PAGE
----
A sprint in the Rhone Valley opens the second week, but the most anticipated stage of the race features the following day.
Mont Ventoux is on the route for the first time since Chris Froome was forced to run up the iconic mountain following a crash in 2016.
Stage 11 tackles the Giant of Provence first from Sault (24.3km at five per cent) before the classic route from Bedoin (15.7km at 8.8 per cent), en-route to a finish in Malaucene.
Stage finishes follow in Nimes and Carcassonne, before the race heads into the Pyrenees.
Andorra and summit finishes in the Pyrenees
Stage 14 finishes in Quillan, before the Tour route briefly leaves France, heading into Andorra for the highest summit of the 2021 race at the Port d’Envalira (2,408m).
The final week then ramps things up with back-to-back summit finishes on the Col du Portet (16km at 8.7 per cent) and Luz-Ardiden (13.3km at 7.4 per cent), on stages 17 and 18.
An expected sprint into Libourne calms things down slightly, before a final decisive 31km time trial from Libourne to Saint-Emilion.
Tadej Pogacar claimed the yellow jersey by winning the stage 20 time trial in 2020, while Tao Geoghegan Hart’s Giro d’Italia victory was sealed with a decisive time trial too.
And with only the largely ceremonial ride onto the Champs-Elysees still to come, the stage 20 time trial could decide who rides onto cycling’s most famous finish straight in yellow.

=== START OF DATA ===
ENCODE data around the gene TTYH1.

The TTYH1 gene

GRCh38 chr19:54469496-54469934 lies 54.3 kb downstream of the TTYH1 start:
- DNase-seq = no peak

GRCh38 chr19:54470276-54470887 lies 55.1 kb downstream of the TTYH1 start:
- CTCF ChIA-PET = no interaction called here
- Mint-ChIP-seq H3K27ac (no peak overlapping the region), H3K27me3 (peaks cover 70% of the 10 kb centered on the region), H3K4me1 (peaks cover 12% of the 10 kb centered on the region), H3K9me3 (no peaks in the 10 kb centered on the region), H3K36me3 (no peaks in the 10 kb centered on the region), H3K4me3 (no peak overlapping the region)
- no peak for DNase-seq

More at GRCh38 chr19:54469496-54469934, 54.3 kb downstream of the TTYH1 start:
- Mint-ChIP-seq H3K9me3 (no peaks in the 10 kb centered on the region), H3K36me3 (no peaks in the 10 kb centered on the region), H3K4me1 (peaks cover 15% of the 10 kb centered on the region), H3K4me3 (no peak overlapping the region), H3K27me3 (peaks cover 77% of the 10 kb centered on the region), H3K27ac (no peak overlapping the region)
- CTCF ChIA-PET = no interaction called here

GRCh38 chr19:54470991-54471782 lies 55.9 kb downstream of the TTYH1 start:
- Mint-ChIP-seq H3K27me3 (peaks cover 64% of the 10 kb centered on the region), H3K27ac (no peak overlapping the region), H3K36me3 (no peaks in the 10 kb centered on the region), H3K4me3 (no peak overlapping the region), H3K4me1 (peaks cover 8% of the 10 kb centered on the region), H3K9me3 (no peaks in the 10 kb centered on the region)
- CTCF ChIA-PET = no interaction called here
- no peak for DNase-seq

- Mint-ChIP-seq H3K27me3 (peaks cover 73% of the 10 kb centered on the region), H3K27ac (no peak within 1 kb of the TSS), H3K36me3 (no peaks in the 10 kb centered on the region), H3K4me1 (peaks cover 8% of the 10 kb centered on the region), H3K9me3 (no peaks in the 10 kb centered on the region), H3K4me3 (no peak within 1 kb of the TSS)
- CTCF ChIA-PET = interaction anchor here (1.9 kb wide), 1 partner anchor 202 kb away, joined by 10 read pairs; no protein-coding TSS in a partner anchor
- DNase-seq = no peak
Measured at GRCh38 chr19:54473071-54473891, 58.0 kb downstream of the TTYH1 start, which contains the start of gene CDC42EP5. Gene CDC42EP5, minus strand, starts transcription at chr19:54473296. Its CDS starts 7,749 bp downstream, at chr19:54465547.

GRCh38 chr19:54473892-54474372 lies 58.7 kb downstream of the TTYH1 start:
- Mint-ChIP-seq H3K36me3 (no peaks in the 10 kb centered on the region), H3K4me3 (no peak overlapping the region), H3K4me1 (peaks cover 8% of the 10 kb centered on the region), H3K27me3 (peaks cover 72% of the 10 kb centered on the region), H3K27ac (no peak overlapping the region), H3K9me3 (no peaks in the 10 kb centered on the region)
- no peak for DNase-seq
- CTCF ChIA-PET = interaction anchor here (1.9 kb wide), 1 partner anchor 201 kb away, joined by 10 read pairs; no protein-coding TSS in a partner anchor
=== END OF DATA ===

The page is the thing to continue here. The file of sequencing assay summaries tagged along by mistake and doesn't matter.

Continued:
Tour de France 2021 route
- Saturday 26 June – stage one: Brest to Lenderneau (187km)
- Sunday 27 June – stage two: Perros-Guirec to Mur de Bretagne (182km)
- Monday 28 June – stage three: Lorient to Pontivy (182km)
- Tuesday 29 June – stage four: Redon to Fougeres (152km)
- Wednesday 30 June – stage five: Change to Laval (27km, individual time trial)
- Thursday 1 July – stage six: Tours to Chateauroux (144km)
- Friday 2 July – stage seven: Vierzon to Le Creusot (248km)
- Saturday 3 July – stage eight: Oyonnax to Le Grand Bornand (151km)
- Sunday 4 July – stage nine: Cluses to Tignes (145km, summit finish)
- Monday 5 July – rest day one
- Tuesday 6 July – stage ten: Albertville to Valence (186km)
- Wednesday 7 July – stage 11: Sorgues to Malaucene (199km)
- Thursday 8 July – stage 12: Saint-Paul-Trois-Chateaux to Nimes (161km)
- Friday 9 July – stage 13: Nimes to Carcassonne (220km)
- Saturday 10 July – stage 14: Carcassonne to Quillan (184km)
- Sunday 11 July – stage 15: Ceret to Andorra-La-Vieille (192km)
- Monday 12 July – rest day two
- Tuesday 13 July – stage 16: Pas de la Case to Saint-Gaudens (169km)
- Wednesday 14 July – stage 17: Muret to Col du Portet (178km, summit finish)
- Thursday 15 July – stage 18: Pau to Luz-Ardiden (130km, summit finish)
- Friday 16 July – stage 19: Mourenx to Libourne (203km)
- Saturday 17 July – stage 20: Libourne to Saint-Emilion (31km, individual time trial)
- Sunday 18 July – stage 21: Chatou to Paris, Champs-Elysees (112km)
When does the 2021 Tour de France start?
The 2021 edition of the Tour de France is scheduled to start in Brittany on Saturday 26 June, one week earlier than usual to accommodate the rearranged Tokyo Olympic Games.